which expresses the S-matrix entirely in terms of *V* and free Hamiltonian eigenfunctions.

These formulas may in turn be used to calculate the reaction rate of the process , which is equal to

With the use of Green's function, the Lippmann–Schwinger equation has counterparts in homogenization theory (e.g. mechanics, conductivity, permittivity).

In theoretical physics, a **Feynman diagram** is a pictorial representation of the mathematical expressions describing the behavior and interaction of subatomic particles. The scheme is named after American physicist Richard Feynman, who introduced the diagrams in 1948. The interaction of subatomic particles can be complex and difficult to understand; Feynman diagrams give a simple visualization of what would otherwise be an arcane and abstract formula. According to David Kaiser, "Since the middle of the 20th century, theoretical physicists have increasingly turned to this tool to help them undertake critical calculations. Feynman diagrams have revolutionized nearly every aspect of theoretical physics." While the diagrams are applied primarily to quantum field theory, they can also be used in other fields, such as solid-state theory.

**Quantum decoherence** is the loss of quantum coherence. In quantum mechanics, particles such as electrons are described by a wave function, a mathematical representation of the quantum state of a system; a probabilistic interpretation of the wave function is used to explain various quantum effects. As long as there exists a definite phase relation between different states, the system is said to be coherent. A definite phase relationship is necessary to perform quantum computing on quantum information encoded in quantum states. Coherence is preserved under the laws of quantum physics.

In mathematics, a **self-adjoint operator** on a finite-dimensional complex vector space *V* with inner product is a linear map *A* that is its own adjoint: for all vectors v and w. If *V* is finite-dimensional with a given orthonormal basis, this is equivalent to the condition that the matrix of *A* is a Hermitian matrix, i.e., equal to its conjugate transpose *A*^{∗}. By the finite-dimensional spectral theorem, *V* has an orthonormal basis such that the matrix of *A* relative to this basis is a diagonal matrix with entries in the real numbers. In this article, we consider generalizations of this concept to operators on Hilbert spaces of arbitrary dimension.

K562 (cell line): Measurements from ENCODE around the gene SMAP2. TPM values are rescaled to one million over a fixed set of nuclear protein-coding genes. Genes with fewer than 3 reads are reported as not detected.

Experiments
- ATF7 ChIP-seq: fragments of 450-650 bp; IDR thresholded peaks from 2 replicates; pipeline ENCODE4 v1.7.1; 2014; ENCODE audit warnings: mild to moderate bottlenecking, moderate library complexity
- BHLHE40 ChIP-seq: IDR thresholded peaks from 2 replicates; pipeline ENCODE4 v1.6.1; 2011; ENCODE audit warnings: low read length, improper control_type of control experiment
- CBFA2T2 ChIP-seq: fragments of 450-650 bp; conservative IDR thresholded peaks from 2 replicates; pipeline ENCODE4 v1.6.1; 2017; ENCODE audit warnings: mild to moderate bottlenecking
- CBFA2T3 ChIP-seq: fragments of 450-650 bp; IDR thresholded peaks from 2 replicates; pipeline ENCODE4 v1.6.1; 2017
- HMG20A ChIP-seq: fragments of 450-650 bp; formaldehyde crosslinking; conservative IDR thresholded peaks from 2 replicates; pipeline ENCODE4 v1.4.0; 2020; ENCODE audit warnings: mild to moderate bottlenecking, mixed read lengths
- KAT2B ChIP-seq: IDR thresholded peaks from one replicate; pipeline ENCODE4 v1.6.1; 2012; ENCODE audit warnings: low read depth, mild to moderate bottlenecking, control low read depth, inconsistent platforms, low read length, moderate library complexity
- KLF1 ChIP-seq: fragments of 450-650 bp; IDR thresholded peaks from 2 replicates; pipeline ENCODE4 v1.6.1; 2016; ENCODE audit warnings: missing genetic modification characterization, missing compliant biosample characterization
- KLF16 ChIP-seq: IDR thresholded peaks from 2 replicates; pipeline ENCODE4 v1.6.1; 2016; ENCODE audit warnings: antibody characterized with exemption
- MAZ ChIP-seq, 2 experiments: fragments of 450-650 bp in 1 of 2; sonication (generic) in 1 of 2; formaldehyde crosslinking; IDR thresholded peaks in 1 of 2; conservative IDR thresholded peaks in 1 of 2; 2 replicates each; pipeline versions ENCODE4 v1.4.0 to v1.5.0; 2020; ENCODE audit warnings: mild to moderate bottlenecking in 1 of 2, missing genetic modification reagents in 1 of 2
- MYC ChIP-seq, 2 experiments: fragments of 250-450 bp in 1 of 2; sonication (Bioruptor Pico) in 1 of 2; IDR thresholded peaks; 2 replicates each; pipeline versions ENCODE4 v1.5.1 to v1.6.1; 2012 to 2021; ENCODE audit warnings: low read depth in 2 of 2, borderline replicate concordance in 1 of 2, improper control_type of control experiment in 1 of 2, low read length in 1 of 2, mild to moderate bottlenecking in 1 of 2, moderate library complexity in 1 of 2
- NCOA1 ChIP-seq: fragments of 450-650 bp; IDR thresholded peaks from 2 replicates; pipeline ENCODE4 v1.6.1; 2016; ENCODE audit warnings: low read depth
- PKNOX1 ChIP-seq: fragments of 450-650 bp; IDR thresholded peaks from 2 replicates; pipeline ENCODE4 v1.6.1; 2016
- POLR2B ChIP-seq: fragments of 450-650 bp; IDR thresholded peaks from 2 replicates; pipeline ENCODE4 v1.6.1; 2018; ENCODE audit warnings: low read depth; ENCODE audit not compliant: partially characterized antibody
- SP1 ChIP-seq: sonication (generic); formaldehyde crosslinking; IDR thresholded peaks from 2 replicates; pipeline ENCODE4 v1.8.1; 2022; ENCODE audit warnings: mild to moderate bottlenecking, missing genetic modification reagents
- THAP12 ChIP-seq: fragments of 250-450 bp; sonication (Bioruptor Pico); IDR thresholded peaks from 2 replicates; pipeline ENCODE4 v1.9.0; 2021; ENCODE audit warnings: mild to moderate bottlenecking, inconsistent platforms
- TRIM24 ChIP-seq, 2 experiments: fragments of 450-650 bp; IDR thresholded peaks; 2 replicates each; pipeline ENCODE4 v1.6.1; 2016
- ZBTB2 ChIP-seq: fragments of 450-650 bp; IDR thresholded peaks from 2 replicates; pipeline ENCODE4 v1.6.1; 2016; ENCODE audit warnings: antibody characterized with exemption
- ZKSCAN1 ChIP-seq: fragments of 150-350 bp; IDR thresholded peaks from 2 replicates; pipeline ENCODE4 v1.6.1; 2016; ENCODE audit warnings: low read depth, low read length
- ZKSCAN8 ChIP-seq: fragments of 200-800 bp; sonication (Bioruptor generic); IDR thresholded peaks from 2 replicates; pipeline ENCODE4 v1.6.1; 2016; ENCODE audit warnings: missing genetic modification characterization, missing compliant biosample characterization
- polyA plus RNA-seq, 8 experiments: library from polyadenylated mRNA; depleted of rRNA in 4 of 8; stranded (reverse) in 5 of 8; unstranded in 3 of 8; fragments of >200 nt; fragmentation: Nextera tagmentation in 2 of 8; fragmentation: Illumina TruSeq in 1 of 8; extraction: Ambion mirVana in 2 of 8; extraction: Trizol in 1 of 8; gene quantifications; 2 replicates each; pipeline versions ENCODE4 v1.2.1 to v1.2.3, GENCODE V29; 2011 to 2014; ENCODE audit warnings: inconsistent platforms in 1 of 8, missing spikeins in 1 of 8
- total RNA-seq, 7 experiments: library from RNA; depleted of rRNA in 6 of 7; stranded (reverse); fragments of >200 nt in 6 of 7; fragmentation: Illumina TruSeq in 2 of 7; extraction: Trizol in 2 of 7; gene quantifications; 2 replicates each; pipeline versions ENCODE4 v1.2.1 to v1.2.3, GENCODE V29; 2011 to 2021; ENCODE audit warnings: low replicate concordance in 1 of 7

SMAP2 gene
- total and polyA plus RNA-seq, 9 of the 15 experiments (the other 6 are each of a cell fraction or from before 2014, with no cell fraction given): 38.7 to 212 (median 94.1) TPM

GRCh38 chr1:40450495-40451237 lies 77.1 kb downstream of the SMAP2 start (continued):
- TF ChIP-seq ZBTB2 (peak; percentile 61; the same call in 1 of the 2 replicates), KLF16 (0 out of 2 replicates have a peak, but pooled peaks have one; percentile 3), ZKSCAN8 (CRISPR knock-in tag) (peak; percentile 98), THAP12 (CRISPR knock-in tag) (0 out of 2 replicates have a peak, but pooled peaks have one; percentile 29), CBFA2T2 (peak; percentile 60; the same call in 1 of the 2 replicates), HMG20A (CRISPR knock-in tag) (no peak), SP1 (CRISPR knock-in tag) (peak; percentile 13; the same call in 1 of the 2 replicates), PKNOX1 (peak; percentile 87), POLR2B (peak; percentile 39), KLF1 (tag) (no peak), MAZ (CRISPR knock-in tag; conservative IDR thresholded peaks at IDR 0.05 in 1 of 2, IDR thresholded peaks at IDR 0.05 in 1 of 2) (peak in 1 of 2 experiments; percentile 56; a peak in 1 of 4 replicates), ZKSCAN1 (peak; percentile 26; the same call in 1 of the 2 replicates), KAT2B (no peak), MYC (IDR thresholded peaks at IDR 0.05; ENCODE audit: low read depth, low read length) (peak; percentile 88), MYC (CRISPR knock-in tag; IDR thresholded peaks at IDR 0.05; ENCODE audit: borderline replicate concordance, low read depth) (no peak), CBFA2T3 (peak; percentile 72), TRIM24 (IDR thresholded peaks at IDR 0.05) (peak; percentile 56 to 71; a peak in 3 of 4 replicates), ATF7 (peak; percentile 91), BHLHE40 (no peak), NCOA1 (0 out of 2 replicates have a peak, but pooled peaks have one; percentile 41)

In quantum mechanics, the **spin–statistics theorem** relates the intrinsic spin of a particle to the particle statistics it obeys. In units of the reduced Planck constant *ħ*, all particles that move in 3 dimensions have either integer spin or half-integer spin.

In quantum mechanics, a **probability amplitude** is a complex number used in describing the behaviour of systems. The modulus squared of this quantity represents a probability or probability density.

In physics, the **S-matrix** or **scattering matrix** relates the initial state and the final state of a physical system undergoing a scattering process. It is used in quantum mechanics, scattering theory and quantum field theory (QFT).

The **Wheeler–DeWitt equation** is a field equation. It is part of a theory that attempts to combine mathematically the ideas of quantum mechanics and general relativity, a step towards a theory of quantum gravity. In this approach, time plays a role different from what it does in non-relativistic quantum mechanics, leading to the so-called 'problem of time'. More specifically, the equation describes the quantum version of the Hamiltonian constraint using metric variables. Its commutation relations with the diffeomorphism constraints generate the Bergman–Komar "group".

In quantum field theory, the **LSZ reduction formula** is a method to calculate S-matrix elements from the time-ordered correlation functions of a quantum field theory. It is a step of the path that starts from the Lagrangian of some quantum field theory and leads to prediction of measurable quantities. It is named after the three German physicists Harry Lehmann, Kurt Symanzik and Wolfhart Zimmermann.

In theoretical physics, the (one-dimensional) **nonlinear Schrödinger equation** (**NLSE**) is a nonlinear variation of the Schrödinger equation. It is a classical field equation whose principal applications are to the propagation of light in nonlinear optical fibers and planar waveguides and to Bose-Einstein condensates confined to highly anisotropic cigar-shaped traps, in the mean-field regime. Additionally, the equation appears in the studies of small-amplitude gravity waves on the surface of deep inviscid (zero-viscosity) water; the Langmuir waves in hot plasmas; the propagation of plane-diffracted wave beams in the focusing regions of the ionosphere; the propagation of Davydov's alpha-helix solitons, which are responsible for energy transport along molecular chains; and many others. More generally, the NLSE appears as one of universal equations that describe the evolution of slowly varying packets of quasi-monochromatic waves in weakly nonlinear media that have dispersion. Unlike the linear Schrödinger equation, the NLSE never describes the time evolution of a quantum state. The 1D NLSE is an example of an integrable model.

Generally in scattering theory and in particular in quantum mechanics, the **Born approximation** consists of taking the incident field in place of the total field as the driving field at each point in the scatterer. The Born approximation is named after Max Born who proposed this approximation in early days of quantum theory development.